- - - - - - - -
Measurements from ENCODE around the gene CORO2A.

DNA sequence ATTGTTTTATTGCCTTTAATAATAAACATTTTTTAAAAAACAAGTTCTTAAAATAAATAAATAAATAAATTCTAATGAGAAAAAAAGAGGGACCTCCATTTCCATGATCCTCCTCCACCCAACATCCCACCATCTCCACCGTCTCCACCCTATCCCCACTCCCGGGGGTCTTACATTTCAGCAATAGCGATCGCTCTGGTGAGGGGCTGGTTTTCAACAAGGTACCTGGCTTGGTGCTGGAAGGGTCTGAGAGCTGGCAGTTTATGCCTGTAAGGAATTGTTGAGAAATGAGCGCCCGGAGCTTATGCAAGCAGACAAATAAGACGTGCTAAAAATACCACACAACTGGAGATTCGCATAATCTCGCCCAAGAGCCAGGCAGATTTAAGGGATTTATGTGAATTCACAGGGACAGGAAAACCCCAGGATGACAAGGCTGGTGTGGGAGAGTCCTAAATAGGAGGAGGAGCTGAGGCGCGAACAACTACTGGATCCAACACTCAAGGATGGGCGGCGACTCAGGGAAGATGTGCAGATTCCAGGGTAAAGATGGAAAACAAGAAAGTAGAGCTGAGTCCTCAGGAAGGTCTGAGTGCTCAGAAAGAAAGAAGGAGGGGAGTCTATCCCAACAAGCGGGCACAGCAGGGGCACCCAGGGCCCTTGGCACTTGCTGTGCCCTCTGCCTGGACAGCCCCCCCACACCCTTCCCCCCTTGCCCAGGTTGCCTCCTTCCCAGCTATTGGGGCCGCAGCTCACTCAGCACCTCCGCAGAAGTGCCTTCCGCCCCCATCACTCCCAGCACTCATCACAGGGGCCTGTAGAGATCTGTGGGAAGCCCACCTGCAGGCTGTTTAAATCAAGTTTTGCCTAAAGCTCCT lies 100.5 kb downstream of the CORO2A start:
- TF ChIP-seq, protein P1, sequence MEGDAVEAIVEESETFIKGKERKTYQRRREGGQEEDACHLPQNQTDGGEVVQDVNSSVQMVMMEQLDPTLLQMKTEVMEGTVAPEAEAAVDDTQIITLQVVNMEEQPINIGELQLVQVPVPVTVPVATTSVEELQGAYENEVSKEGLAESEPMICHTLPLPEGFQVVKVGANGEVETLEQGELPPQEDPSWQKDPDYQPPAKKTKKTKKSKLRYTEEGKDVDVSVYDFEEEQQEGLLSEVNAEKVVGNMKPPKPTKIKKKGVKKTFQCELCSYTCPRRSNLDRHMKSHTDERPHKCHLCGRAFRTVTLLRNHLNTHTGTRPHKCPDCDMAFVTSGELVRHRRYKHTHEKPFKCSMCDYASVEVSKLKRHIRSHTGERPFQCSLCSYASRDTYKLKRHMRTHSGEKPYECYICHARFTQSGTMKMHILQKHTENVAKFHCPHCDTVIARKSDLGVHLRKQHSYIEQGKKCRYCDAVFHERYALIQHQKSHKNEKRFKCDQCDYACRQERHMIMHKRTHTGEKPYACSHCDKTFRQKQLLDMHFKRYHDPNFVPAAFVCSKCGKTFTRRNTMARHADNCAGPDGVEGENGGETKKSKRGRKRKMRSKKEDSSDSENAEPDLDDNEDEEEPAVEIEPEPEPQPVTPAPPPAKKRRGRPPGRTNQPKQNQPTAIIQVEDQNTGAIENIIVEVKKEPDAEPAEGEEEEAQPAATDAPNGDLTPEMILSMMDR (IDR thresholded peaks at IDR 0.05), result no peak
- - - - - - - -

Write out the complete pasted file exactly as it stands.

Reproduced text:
Measurements from ENCODE around the gene CORO2A.

DNA sequence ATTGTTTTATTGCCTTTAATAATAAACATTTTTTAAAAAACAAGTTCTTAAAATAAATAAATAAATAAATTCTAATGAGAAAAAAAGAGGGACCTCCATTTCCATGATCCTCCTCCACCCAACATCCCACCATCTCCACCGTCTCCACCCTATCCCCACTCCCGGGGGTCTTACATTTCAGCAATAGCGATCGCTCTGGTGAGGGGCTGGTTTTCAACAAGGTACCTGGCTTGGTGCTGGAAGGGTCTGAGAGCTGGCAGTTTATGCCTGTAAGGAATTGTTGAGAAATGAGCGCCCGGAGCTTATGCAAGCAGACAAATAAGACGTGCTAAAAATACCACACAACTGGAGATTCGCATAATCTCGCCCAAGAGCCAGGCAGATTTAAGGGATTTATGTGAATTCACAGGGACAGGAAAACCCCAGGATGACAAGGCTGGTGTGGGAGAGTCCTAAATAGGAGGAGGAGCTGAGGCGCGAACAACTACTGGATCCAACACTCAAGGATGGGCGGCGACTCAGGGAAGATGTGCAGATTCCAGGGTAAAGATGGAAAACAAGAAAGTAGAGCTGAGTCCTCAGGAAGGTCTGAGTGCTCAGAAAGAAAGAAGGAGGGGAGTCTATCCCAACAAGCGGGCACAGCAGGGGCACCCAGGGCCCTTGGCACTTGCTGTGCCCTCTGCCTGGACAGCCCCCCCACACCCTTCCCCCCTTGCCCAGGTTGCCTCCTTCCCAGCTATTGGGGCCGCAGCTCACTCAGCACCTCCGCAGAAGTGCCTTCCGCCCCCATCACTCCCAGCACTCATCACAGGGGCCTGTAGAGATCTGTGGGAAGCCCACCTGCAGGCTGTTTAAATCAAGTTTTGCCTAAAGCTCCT lies 100.5 kb downstream of the CORO2A start:
- TF ChIP-seq, protein P1, sequence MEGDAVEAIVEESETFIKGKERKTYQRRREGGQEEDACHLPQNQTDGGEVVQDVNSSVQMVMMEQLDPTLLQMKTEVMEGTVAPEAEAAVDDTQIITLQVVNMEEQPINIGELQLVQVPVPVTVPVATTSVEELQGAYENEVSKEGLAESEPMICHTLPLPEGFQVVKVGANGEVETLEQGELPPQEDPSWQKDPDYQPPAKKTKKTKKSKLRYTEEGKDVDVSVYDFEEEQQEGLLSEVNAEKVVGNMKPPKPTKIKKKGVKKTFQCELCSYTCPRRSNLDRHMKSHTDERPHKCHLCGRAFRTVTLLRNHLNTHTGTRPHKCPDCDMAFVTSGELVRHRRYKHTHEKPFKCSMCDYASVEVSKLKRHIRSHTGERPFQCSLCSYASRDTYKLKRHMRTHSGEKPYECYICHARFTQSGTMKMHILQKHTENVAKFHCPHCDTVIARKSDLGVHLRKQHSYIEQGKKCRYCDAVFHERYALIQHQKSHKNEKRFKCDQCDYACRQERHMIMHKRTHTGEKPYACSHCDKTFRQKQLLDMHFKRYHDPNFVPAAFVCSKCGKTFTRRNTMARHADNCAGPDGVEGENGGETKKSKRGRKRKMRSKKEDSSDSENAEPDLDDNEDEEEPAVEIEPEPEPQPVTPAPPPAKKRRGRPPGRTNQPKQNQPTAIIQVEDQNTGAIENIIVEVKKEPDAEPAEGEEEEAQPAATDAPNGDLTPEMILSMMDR (IDR thresholded peaks at IDR 0.05), result no peak